Diseases of the Urinogenital System - Tumors of the urinary tract

Benign and malignant tumors of the kidney are not common problems. However, anyone with pain in the midback, blood in the urine, or a mass in the abdomen should have the symptoms diagnosed. If a malignant tumor is discovered early enough, it can be removed with the affected kidney, and normal function can be maintained by the healthy kidney that remains.

Malignant kidney tumors are most often found in children or adults over 40, and more often in men than in women. A tumor of any type can usually be diagnosed by X-ray studies. Where this technique is inadequate, an operation is necessary to search for the suspected growth. About one-fourth of all patients with a malignant kidney tumor live for more than ten years after surgery.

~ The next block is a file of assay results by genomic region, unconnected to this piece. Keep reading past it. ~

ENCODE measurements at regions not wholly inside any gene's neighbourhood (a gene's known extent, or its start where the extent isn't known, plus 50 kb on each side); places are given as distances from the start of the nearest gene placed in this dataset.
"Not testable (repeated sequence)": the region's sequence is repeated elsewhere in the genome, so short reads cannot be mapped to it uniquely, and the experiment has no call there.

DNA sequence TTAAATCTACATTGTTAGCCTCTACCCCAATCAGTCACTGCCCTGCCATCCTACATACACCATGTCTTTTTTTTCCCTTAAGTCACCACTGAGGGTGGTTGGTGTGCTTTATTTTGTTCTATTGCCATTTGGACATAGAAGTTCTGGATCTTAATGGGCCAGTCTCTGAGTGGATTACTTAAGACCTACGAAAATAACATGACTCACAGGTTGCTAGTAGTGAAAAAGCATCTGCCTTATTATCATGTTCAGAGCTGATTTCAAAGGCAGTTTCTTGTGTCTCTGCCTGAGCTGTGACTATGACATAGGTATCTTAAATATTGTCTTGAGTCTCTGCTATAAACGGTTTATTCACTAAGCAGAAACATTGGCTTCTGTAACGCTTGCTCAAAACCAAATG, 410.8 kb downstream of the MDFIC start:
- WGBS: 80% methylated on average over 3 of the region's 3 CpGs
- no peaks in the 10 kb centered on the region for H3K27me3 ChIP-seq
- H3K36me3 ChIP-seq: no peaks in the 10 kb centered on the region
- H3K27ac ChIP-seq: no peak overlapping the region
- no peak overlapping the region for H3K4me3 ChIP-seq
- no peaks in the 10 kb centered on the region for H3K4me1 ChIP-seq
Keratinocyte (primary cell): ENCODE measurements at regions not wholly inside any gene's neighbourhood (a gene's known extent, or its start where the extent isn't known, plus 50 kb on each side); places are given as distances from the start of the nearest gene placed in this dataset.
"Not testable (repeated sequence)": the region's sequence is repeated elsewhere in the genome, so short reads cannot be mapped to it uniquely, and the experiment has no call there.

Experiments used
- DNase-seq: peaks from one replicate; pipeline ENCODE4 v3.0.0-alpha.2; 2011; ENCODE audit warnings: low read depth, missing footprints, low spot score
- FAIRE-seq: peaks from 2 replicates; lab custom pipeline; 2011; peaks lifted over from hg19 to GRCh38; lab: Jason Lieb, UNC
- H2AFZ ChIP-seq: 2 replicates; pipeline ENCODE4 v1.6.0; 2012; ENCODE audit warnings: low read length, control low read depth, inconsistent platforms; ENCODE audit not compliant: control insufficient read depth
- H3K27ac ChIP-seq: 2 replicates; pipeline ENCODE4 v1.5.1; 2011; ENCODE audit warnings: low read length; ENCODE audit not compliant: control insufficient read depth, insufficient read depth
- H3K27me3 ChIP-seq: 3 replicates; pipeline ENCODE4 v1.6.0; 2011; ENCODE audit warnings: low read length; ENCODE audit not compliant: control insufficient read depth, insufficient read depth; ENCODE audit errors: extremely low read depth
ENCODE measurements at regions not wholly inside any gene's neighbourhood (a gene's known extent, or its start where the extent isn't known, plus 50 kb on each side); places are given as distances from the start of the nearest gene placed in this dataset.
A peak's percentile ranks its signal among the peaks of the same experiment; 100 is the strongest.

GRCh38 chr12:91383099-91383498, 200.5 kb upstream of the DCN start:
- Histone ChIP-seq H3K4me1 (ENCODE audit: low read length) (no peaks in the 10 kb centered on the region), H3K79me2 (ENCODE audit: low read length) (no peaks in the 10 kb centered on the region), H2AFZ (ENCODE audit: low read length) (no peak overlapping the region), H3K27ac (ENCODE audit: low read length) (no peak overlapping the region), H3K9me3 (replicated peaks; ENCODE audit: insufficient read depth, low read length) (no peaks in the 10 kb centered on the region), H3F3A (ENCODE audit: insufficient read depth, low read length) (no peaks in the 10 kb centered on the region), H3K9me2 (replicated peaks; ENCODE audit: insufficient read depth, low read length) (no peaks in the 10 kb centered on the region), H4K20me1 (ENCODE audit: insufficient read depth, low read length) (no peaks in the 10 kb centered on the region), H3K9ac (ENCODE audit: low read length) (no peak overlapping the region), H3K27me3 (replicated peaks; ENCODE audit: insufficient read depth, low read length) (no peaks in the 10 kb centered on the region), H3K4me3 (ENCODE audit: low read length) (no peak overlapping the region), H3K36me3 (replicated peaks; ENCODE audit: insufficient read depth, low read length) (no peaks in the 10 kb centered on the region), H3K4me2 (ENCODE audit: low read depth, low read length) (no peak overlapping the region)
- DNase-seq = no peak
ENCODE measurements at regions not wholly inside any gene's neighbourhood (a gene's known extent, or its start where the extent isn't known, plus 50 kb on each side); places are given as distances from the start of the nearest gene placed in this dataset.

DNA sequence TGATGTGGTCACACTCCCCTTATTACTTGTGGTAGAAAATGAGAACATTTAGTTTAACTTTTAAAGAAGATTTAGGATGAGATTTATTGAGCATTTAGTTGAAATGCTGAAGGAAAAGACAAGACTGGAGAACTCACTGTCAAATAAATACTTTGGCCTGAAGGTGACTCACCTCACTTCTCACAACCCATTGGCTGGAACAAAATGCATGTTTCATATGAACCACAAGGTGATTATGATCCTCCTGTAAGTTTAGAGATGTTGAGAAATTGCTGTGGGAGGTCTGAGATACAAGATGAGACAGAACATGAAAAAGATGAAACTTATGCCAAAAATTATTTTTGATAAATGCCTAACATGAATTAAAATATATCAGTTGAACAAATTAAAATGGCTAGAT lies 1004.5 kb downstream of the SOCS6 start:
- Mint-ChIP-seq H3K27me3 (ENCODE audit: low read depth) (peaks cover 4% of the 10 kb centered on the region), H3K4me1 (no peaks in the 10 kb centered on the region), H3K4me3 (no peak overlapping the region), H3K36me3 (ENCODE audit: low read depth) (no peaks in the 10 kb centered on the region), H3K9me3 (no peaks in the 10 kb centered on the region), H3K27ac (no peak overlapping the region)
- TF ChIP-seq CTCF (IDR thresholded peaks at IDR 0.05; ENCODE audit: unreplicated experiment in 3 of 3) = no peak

A malignant tumor of the bladder is a serious problem because it obstructs kidney drainage and may cause death from uremia. The main symptom is the painless appearance of blood in the urine, although sometimes a burning sensation and a frequent need to urinate are also present. Treatment usually includes surgical removal of the bladder followed by radiation treatment of the affected area to destroy any malignant cells that remain after the operation. Some malignant bladder tumors grow very slowly and do not invade the bladder wall extensively. Surgical treatment for this type, called papillary tumors , is likely to be more successful than for tumors of the more invasive kind.

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